The noon gun was fired to signal to mariners in the harbour the exact hour of mid-day which was necessary for the the regulation of watches on board ships for accurate navigation.In May 2005 it was decided to restore the Saluting Battery, complete with eleven original British 24-pounder cannon from the mid-late 19th century, and with volunteers dressed in uniforms of that time representing the Royal Malta Artillery. Last visit we had arrived by chance, just in time to see the firing and we have included a picture we took at that time. The Saluting Battery, Fort Rinella and the 100 ton gun and the Malta at War Museum in Vittoriosa all belong to the Malta Heritage Trust, which is distinct from Heritage Malta and the Aviation Museum.

It was now time to purchase some Meridiana Wines to take back, in particular the Isis, and then return to the ship. We visited Meridiana on our last long visit and we were fortunate that Josette Miceli-Farrugia herself was able to explain the history of the vineyard and do a tutored tasting of some of their wines. Meridiana set up their first experimental vineyard in the late 1980s and then in 1989 purchased the land in the middle of the old Ta' Qali airfield for the present vineyard of 19 hectares (47 acres). It was planted with chardonnay, cabernet sauvignon, merlot, syrah and petit verdot in 1994 and 1995. The vineyard is drained by a herring-bone system laid by the RAF during WWII and so this collects rainwater which is stored in a large underground cistern. The 91,000 vines each have their own individual drip-feed irrigators. Meridiana's mission is "To produce world class wines of Maltese character". The grapes are all grown within a Maltese climate and soil and state-of-the-art technology is used with rigorous temperature control and some barrel fermentation and we have tasted three wines their the Isis, Nexus and Melqart and were very impressed with the Isis, a chardonnay with tropical fruit flavours.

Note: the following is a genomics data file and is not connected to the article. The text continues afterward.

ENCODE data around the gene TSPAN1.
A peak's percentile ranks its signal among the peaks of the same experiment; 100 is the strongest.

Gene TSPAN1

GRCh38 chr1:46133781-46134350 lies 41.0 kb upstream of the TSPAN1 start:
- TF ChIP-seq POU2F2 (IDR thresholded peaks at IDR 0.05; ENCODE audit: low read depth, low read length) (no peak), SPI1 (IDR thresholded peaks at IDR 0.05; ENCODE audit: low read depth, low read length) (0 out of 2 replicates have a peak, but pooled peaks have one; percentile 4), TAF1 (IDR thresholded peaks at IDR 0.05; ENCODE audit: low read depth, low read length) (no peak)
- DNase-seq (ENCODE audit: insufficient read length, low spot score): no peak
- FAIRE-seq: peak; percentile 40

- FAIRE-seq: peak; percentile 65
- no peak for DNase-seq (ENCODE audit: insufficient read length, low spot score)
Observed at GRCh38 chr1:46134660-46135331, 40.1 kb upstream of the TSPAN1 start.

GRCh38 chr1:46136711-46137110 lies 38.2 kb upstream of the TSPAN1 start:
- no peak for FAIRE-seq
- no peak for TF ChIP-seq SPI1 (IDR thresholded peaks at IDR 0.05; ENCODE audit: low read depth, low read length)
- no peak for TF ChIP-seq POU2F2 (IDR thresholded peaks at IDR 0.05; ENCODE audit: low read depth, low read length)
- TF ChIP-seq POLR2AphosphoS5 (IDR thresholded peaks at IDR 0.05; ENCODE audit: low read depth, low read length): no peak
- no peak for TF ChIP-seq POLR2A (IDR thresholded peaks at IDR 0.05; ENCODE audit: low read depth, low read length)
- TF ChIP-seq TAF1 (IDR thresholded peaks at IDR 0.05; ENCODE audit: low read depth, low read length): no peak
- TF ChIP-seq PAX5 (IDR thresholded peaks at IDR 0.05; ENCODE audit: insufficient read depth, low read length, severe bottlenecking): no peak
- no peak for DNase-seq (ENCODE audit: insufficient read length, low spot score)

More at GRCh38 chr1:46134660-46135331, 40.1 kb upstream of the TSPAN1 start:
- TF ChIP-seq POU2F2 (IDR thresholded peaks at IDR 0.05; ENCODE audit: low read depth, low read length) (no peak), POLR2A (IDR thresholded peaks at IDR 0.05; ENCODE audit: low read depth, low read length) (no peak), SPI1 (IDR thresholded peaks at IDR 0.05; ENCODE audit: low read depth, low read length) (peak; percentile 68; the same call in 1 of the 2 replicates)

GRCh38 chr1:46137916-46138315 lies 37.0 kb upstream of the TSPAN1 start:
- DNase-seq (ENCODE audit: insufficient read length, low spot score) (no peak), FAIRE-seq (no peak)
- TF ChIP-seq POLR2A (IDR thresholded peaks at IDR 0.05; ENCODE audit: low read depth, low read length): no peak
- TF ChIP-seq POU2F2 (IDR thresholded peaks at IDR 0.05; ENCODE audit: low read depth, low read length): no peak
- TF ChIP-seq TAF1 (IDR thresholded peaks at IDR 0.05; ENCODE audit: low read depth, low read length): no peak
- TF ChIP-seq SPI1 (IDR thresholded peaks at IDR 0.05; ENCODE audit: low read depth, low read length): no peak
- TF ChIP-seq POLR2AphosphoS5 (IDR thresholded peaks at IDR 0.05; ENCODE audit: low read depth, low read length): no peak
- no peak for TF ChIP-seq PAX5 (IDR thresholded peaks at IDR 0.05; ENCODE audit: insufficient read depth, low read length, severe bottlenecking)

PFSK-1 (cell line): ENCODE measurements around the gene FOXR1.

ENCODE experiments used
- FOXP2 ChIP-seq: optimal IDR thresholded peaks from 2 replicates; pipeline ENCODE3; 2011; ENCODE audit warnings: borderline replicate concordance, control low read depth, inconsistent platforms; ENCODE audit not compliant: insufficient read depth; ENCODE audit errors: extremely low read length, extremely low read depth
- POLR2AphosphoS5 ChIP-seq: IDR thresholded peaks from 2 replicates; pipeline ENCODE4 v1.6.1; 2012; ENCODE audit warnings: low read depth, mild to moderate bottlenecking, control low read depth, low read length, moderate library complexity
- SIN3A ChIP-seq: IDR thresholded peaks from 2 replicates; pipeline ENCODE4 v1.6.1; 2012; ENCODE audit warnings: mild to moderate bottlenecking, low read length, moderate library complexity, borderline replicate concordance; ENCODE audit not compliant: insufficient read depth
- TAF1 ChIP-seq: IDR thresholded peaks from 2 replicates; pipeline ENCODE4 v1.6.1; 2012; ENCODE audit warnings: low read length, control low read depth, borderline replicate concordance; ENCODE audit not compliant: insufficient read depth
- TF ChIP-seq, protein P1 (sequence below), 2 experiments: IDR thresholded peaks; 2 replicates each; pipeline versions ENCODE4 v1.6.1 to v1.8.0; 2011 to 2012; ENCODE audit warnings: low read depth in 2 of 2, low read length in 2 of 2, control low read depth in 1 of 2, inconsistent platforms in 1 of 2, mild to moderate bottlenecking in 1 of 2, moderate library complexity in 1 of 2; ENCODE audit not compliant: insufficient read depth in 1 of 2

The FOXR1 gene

The Wembley Store had a good collection including the Isis we were seeking. Maltese wines are hand crafted and so are comparatively expensive. We paid 15 euros for the Isis. We also spotted they had a bottle of the Bel Syrah at 18 euros - we had first drunk and enjoyed the Bel at the Palazzo Santa Rosa restaurant in Mistra Bay but decided to buy a couple of bottles of their Fenici this time for a change - it is a blend of Merlot and Syrah which was very favourably priced at 9 euros. Meridiana wines are each named after an ancient god and the Syrah is named after Bel, the Phoenician god of fertility. We also bought a bottle of Marquis de Riscal Rueda white wine which will be one of the wines featured at the Wine Dinner in a few days time.

Instead of the long walk downhill to the cruise terminal we caught the newly refurbished elevator back to the waterfront. It is 2 euros to go up, but free to go down. This gave us an extra 20 minutes which gave us time for a Cisk beer at one of the waterfront cafes before we returned to the terminal. There was wine for tasting and on sale in the Duty Free Shop, but as usual it was more expensive than in the shops in town, this time the Meridiana wines were slightly cheaper than in town but we prefered to pay EU duty as we already had some duty free. We walked back past all the Horse drawn carriages We diverted slightly to pass Queen Victoria Point, a memorial to when Captain Paul Wright nudged the quay whilst turning the ship in 2008, fortunately with little damage to anything other than the Pilots reputation. We have noticed the crew repaint it every visit we have made!

The light was glorius when we left so a few pictures follow

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Content revised: 11th May, 2016